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House’s No. 2 Republican ousted by his own voters in Virginia’s 7th District
♦By Rich Shumate, Chickenfriedpolitics.com editor
RICHMOND (CFP) — In one of 2014’s biggest election shockers, U.S. House Majority Leader Eric Cantor has lost a Republican primary to a challenger who derided him as a Washington insider.
Despite being outspent 25-to-1, Dave Brat of Henrico, an economics professor at Randolph-Macon College, took 56 percent of the June 10 vote in Virginia’s 7th District, compared to 44 percent for Cantor.
Cantor, widely seen as the heir apparent to House Speaker John Boehner, is now out of Congress, leaving an unexpected vacancy in the House leadership.
Brat began the race saying he wanted to be Cantor’s “term limit.” He also said the majority leader “has spent his time climbing the power ladder, making backroom deals and undermining conservative legislation.”
Brat also criticized Cantor for supporting legislation that would have allowed some children of illegal immigrants to remain in the country. Cantor shot back, saying he was opposed to granting “amnesty” to illegal immigrants and touting his opposition to an immigration reform bill now stalled in the House.
Federal Election Commission reports also show Cantor raised and spent more than $5 million on the primary — 25 times what Brat managed to raise.
The 7th District takes in suburban Richmond and some rural areas to the north. The district is heavily Republican, making Brat the prohibitive favorite in November.
Gillespie, a former Republican National Commitee chief and aide to President George W. Bush, may take on Democratic U.S. Senator Mark Warner
♦By Rich Shumate, Chickenfriedpolitcs.com editor
Gillespie, speaking to the Virginian-Pilot newspaper January 5 after meeting with Republican activists in Norfolk, said he has concluded that Warner can be beaten and will decide whether to run by early February.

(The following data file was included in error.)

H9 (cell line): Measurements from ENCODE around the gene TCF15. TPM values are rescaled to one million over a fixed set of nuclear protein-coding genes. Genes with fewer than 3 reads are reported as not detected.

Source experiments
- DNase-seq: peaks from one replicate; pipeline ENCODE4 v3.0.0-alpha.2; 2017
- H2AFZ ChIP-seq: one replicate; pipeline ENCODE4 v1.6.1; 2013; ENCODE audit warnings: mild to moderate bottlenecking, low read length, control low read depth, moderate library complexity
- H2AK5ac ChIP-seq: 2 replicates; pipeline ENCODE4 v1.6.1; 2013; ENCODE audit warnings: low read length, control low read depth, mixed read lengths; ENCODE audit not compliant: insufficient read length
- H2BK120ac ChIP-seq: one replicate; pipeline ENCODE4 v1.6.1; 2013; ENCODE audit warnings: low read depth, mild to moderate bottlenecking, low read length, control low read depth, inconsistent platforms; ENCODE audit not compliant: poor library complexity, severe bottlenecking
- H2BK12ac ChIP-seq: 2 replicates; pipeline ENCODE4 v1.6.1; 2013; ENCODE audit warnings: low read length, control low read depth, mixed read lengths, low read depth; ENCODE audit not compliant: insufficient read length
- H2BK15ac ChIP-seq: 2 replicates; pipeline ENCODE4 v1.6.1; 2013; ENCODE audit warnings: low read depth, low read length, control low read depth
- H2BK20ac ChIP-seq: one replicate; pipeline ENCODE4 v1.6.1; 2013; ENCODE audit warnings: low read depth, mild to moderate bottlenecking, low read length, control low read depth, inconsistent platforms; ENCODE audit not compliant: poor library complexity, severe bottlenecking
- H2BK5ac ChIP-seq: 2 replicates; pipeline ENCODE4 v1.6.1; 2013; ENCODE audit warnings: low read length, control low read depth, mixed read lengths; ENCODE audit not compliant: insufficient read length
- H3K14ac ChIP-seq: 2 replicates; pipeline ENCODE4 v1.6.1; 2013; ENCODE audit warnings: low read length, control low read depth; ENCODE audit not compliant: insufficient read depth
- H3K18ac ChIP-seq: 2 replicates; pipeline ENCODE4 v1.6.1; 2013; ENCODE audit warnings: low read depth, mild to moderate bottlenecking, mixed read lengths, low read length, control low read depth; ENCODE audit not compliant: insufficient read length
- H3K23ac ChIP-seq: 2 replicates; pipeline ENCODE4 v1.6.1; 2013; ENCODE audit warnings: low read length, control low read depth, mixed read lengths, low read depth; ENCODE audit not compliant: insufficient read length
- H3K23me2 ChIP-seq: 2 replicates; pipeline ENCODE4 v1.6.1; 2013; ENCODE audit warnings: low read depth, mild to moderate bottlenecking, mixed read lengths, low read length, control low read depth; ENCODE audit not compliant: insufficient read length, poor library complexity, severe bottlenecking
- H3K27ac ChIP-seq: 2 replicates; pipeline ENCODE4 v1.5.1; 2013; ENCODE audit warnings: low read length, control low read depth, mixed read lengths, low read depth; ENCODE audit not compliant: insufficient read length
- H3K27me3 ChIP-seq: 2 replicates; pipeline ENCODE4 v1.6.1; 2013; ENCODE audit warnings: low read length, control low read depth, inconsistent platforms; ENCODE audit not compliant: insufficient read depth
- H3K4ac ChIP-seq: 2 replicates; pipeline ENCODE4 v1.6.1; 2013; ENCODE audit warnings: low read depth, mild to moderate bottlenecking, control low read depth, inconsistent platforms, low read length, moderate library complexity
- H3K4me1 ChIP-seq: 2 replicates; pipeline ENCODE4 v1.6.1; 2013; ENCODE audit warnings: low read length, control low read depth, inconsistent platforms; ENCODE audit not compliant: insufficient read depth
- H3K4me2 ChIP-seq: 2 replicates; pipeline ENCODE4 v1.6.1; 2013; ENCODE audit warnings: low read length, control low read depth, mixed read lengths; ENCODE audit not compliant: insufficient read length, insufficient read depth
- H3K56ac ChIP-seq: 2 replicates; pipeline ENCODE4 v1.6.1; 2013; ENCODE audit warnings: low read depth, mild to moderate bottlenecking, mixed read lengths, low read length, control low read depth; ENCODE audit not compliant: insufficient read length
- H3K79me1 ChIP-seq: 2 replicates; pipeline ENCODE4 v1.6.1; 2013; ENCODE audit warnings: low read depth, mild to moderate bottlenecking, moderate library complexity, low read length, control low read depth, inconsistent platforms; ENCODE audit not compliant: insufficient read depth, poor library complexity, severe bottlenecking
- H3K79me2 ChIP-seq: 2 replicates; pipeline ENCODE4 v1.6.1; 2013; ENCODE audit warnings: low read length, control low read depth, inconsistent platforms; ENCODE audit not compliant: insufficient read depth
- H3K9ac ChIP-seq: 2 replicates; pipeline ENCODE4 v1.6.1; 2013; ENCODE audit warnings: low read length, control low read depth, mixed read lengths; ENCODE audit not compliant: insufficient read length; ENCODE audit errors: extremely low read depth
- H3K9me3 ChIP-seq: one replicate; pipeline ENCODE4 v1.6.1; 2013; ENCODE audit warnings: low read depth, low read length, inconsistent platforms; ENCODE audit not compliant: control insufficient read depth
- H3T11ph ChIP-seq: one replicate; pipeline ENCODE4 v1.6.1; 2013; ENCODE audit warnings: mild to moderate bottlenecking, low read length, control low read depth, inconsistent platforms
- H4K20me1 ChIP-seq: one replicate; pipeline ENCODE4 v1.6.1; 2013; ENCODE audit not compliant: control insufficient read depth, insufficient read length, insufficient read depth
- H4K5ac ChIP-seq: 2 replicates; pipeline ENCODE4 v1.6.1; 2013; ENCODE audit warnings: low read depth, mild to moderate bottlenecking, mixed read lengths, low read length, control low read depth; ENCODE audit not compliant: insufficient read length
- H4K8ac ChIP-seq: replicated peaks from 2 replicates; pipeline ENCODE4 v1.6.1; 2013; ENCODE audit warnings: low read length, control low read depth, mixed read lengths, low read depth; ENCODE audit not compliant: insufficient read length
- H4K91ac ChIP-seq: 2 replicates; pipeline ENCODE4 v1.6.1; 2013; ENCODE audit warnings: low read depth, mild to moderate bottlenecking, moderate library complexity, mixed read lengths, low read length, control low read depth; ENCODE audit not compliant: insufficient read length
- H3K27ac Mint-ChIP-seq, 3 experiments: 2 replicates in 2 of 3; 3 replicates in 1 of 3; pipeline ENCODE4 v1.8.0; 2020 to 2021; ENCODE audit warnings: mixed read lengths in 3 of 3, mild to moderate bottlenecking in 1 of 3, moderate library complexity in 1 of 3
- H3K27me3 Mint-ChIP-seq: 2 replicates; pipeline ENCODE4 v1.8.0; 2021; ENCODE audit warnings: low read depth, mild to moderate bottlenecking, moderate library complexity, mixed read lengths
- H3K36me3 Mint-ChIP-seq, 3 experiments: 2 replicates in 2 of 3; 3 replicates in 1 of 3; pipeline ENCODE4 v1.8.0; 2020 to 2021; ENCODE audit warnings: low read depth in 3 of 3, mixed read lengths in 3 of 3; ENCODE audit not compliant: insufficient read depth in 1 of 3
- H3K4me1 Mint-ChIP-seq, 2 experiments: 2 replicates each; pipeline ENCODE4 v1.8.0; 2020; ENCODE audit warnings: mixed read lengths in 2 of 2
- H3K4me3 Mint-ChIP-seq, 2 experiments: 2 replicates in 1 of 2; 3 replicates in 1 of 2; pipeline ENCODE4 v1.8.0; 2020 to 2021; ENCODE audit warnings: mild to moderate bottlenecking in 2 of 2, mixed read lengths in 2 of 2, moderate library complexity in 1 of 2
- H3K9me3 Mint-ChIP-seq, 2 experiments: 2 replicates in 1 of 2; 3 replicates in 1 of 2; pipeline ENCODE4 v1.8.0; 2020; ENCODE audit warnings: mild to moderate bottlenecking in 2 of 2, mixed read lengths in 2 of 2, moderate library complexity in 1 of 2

“I have concluded it is a winnable race,” Gillespie said.
Should Gillespie run, it would set up a classic establishment-versus-Tea Party struggle within Republican ranks in the Old Dominion. Two former miltary officers, Howie Lind of McClean and Shak Hill of Centreville, are already in the race, running as outsiders and playing for Tea Party support.
Also, Virginia Republicans select their candidates through a convention, rather than a primary. That could level the playing field for an outsider candidate who can develop a strong cadre of supporters to turn out at the convention, which will be held in June in Roanoke.
Whoever wins the GOP nomination will face the formidable Warner, a former governor who already has more $7 million in cash on hand for the 2014 race — a huge head start over any of the Republicans in the field.
Gillespie told the Virginian-Pilot that he thinks Warner is vulnerable because he has voted with President Obama “97 percent of the time.”
However, Virginia is no longer reliably Republican as it once was. Obama carried the state twice, and GOP candidates lost all three statewide races in 2013.
Although he has never sought office before, Gillespie, 52, is the connsumate Washington insider. He was a communications strategist in Bush’s winning campaign in 2000 and went on to chair the Republican National Committee. In 2007, he became a counselor in the Bush White House.
In April 2012, after Mitt Romney was finally able to claim the Republican presidential nomination, Gillespie signed on as a senior adviser to the Romney campaign.
Gillespie also has a long association with Karl Rove, the Bush political consigliere who has frequently drawn the ire of the party’s Tea Party wing. He helped Rove create Crossroads GPS, the super-PAC that has backed establishment candidates facing Tea Party insurgencies.